Tue. Dec 6th, 2022

Relying on legacy technologies can create business risk and stifle revenue growth. Information technology leaders must highlight the opportunities that will emerge from addressing technology debt.

In the fight against inflationary economic headwinds, enterprises need innovation and growth more than ever. However, technology debt often creates unnecessary costs and risk, holding businesses back from optimization and opportunities to grow revenue.

Technical debt is built when a legacy asset is used beyond its valuable life. This introduces the risk of business functions failing when the technology eventually fails. Continually reinvesting in technology and refreshing with newer innovation protects the organization from costly downtime.

The topic of technical debt is often marginalized against what are deemed more valuable concerns of highly competitive organizations. Many organizations struggle to illustrate the cost of a technology failure or breach. Yet if processes go down, data could be lost or orders missed, affecting the organization’s bottom line.

If every business today is a digital business, then the “digital” must be considered with the same level of diligence as other core CEO concerns. Reducing technical debt facilitates three positive outcomes: revenue growth, risk reduction and increased innovation. Instead of seeing technology debt as a burden, chief information officers and IT leaders should focus on the new opportunities that will emerge from addressing technology debt.

Why legacy technology inhibits growth and innovation

As the pace of technological change increases, doing nothing about depreciated assets and legacy contract renewals becomes more dangerous. Such passive decisions can directly or indirectly cost the organization more. These costs are often poorly recognized and attributed, but they are no less significant.

For example, competitors offering a faster, slicker and more effective customer experience will earn more than enterprises relying on lagging, aging technologies. Investors also see more opportunity for profitable growth in organizations making technology investments. When newer, smarter systems are handling business challenges such as supply chain and market disruptions, it also makes the delivery of products and services more resilient.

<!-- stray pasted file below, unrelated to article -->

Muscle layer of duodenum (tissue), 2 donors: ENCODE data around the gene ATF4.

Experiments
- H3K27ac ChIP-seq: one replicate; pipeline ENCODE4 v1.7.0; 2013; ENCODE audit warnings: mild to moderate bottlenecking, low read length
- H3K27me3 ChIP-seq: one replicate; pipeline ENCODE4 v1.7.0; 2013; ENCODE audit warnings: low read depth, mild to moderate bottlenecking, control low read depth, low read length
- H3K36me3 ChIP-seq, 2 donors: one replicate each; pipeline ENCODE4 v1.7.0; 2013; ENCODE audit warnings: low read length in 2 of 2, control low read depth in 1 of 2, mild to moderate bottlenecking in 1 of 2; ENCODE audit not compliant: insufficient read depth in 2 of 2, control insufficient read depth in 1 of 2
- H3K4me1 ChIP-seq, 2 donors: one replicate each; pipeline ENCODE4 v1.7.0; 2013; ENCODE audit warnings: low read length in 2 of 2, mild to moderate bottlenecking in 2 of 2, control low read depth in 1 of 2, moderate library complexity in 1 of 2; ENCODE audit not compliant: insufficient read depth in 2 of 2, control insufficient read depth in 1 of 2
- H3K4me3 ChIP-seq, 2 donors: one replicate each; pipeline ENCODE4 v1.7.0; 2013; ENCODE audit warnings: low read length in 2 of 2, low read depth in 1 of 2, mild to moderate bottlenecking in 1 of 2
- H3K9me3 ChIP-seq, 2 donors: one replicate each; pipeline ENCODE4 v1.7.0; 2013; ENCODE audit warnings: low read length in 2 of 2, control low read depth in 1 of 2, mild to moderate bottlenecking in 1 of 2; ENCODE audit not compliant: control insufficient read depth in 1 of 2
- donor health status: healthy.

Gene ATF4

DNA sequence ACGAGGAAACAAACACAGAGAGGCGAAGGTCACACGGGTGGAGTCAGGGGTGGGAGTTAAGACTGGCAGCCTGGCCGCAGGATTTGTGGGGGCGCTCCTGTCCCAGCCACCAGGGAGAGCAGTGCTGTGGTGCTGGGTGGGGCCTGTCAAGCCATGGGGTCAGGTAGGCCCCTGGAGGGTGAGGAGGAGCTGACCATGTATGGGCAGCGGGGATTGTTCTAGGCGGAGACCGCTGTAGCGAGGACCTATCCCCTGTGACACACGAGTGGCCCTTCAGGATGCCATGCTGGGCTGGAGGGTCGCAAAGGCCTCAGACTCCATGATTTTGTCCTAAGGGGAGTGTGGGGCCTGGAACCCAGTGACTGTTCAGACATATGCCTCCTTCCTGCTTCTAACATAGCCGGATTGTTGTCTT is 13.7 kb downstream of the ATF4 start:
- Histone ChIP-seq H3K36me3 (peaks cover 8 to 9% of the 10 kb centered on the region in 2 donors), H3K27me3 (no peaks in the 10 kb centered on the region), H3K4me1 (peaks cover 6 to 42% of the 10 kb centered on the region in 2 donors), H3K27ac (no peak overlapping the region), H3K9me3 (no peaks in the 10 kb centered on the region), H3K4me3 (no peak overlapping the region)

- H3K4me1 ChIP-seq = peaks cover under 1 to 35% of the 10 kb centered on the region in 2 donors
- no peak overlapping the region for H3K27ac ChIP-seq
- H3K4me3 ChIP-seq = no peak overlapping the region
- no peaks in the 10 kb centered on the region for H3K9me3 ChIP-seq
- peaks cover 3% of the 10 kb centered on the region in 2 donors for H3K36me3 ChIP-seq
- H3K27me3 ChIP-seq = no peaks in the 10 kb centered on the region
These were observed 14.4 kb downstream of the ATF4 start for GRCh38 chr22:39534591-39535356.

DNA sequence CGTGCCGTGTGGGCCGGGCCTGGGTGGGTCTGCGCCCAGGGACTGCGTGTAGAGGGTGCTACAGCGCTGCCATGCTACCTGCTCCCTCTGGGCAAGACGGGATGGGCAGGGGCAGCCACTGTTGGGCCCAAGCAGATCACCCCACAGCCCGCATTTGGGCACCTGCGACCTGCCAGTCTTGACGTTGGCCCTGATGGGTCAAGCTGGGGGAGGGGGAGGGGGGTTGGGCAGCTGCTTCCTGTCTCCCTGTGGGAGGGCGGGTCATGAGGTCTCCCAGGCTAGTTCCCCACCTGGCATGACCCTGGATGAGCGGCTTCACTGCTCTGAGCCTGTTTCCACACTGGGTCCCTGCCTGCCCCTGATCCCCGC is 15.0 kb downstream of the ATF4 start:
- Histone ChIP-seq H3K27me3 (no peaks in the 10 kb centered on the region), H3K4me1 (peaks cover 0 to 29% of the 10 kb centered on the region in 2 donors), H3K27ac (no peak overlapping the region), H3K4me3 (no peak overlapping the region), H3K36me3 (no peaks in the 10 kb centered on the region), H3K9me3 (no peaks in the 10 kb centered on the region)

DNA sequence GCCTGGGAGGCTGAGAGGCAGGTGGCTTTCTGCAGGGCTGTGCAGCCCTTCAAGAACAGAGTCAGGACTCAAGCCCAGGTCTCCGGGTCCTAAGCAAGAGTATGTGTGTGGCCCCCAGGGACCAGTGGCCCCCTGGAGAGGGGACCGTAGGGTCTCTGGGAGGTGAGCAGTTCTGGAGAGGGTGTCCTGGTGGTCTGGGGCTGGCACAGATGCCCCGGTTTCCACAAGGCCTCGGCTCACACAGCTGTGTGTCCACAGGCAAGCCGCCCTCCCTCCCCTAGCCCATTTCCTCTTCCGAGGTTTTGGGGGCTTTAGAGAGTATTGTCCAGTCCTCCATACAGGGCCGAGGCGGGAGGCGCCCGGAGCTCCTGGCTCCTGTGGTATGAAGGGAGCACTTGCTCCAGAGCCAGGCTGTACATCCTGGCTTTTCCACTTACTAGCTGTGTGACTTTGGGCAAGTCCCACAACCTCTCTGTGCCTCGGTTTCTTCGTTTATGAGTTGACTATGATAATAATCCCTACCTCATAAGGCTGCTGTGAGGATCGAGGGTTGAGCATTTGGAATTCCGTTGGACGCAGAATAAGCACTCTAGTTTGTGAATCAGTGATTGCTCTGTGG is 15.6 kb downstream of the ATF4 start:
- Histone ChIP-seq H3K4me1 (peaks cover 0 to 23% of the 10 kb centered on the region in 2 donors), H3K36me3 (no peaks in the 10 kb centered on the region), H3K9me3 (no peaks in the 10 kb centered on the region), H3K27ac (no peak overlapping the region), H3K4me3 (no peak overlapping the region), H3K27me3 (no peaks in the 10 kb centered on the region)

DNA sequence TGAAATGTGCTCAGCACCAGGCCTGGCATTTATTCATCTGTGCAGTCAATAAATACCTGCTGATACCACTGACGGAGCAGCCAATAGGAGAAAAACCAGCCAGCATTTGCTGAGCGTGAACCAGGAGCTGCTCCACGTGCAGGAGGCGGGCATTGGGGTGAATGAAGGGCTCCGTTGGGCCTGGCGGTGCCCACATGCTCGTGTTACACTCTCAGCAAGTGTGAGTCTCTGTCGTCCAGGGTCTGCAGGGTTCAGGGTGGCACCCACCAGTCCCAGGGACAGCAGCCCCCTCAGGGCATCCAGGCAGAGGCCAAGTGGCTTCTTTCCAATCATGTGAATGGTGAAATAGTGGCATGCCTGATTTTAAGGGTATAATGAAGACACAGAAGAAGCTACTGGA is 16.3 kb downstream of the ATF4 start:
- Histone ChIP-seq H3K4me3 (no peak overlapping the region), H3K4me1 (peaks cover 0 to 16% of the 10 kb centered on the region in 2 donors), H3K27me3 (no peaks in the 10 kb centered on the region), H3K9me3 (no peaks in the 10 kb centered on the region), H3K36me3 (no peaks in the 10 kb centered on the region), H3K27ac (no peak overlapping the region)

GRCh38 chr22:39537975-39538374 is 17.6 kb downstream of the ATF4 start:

The latest solutions are also being actively improved, patched and updated to reduce cybersecurity risks, which can result in lower security costs and reduced reputational risk. It is often much harder to ensure that legacy solutions that are no longer being developed comply with the latest standards. Working with newer solutions and their providers reduces the risk of downtime through greater resilience.

Although sourcing and procuring a new solution will likely cost more initially than leaving an old solution to rot, there are many cost impacts of legacy technology that are poorly recognized. Legacy assets typically require additional labor cost to support, maintain, secure, adapt and integrate than more modern, composable solutions. This can also be an issue for organizations struggling to fill open positions in a challenging labor market, not to mention that competition increases when vying for a shrinking pool of talent with skills and experience in legacy solutions.